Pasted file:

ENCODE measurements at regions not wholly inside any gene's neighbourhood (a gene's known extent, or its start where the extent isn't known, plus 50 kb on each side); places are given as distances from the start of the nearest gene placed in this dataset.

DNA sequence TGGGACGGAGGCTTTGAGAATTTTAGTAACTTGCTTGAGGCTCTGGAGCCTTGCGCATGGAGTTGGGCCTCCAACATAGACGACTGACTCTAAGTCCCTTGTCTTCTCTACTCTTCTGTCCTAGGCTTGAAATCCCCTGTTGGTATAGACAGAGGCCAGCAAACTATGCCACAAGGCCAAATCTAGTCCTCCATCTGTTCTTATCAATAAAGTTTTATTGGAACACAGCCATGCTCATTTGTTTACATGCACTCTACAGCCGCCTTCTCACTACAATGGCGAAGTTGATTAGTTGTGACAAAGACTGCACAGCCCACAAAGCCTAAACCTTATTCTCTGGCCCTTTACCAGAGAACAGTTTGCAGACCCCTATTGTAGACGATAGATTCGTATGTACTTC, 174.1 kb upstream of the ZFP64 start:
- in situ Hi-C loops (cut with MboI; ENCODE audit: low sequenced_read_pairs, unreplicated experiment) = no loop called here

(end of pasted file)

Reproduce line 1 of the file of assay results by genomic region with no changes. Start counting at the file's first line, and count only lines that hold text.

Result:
ENCODE measurements at regions not wholly inside any gene's neighbourhood (a gene's known extent, or its start where the extent isn't known, plus 50 kb on each side); places are given as distances from the start of the nearest gene placed in this dataset.